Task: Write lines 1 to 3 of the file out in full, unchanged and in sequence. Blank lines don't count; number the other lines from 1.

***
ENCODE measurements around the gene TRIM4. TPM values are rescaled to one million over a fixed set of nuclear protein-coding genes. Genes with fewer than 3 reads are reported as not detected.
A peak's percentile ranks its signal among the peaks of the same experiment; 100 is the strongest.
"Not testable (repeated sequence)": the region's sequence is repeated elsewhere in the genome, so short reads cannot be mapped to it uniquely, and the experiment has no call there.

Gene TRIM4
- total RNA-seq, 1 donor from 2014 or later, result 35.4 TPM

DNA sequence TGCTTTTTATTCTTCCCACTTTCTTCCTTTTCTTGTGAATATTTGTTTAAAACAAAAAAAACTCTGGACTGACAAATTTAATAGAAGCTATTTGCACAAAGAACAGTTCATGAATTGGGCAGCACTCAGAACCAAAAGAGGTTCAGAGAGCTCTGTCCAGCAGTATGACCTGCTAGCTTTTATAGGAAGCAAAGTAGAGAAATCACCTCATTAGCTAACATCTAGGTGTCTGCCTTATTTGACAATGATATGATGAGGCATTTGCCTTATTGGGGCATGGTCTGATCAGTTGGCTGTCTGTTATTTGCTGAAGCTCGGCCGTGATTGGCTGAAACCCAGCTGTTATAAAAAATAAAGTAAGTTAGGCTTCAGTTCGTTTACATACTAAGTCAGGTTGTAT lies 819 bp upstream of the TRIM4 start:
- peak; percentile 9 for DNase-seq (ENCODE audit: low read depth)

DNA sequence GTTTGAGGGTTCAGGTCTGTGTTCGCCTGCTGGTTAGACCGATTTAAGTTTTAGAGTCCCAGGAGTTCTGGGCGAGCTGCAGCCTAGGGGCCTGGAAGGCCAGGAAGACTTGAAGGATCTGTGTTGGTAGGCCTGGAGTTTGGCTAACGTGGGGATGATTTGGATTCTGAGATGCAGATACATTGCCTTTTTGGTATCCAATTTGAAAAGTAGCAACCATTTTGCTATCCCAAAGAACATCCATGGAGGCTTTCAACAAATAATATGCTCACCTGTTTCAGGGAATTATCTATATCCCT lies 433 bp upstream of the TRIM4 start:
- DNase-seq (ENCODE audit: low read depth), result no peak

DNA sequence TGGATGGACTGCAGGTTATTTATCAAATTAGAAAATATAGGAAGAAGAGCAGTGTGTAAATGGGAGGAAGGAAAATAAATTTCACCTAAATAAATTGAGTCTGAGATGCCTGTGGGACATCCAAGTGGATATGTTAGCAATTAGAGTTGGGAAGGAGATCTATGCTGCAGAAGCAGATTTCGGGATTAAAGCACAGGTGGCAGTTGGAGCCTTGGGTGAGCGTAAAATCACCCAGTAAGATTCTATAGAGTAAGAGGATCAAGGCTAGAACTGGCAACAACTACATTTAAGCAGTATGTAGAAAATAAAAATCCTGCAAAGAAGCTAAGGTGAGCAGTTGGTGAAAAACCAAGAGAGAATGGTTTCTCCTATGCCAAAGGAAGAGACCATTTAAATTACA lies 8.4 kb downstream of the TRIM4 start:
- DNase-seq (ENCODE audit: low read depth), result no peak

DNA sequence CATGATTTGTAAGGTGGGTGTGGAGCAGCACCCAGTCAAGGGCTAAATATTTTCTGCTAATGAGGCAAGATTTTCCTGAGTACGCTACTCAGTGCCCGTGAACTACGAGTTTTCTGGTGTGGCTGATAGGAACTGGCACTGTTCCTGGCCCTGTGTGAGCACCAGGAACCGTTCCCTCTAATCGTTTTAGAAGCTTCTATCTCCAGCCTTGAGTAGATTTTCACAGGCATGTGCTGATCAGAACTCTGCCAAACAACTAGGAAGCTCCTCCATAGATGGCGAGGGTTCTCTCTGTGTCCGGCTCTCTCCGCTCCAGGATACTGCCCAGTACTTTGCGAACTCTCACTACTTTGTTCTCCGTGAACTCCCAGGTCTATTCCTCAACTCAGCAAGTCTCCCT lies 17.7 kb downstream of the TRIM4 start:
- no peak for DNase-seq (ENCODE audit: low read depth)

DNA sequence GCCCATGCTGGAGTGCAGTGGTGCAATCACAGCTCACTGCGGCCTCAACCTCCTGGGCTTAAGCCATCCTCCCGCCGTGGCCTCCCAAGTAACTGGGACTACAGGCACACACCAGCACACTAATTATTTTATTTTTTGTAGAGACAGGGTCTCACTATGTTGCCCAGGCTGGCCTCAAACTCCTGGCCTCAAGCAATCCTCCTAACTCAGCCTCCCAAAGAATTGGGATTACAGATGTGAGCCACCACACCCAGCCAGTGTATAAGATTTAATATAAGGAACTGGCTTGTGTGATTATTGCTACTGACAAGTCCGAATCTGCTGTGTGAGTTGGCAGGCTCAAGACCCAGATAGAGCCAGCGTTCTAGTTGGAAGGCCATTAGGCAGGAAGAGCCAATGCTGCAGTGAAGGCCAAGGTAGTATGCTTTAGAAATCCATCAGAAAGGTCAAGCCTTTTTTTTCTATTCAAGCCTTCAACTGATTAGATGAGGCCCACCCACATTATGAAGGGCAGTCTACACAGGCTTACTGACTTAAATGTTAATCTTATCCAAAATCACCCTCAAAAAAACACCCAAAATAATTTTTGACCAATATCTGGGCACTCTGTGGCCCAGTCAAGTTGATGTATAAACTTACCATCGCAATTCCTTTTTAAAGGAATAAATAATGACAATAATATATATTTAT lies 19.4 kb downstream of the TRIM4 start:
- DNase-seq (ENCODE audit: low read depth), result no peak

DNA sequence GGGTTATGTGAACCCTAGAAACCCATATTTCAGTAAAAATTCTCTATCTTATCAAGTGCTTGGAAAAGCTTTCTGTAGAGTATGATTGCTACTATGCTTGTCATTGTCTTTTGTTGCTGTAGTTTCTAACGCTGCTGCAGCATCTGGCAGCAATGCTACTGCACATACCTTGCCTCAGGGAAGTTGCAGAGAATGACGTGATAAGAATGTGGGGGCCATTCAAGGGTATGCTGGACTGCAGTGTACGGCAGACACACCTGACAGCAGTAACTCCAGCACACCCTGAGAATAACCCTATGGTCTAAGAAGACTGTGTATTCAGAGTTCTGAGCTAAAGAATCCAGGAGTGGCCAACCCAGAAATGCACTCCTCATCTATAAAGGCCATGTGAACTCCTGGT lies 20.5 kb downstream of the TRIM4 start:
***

ENCODE measurements around the gene TRIM4. TPM values are rescaled to one million over a fixed set of nuclear protein-coding genes. Genes with fewer than 3 reads are reported as not detected.
A peak's percentile ranks its signal among the peaks of the same experiment; 100 is the strongest.
"Not testable (repeated sequence)": the region's sequence is repeated elsewhere in the genome, so short reads cannot be mapped to it uniquely, and the experiment has no call there.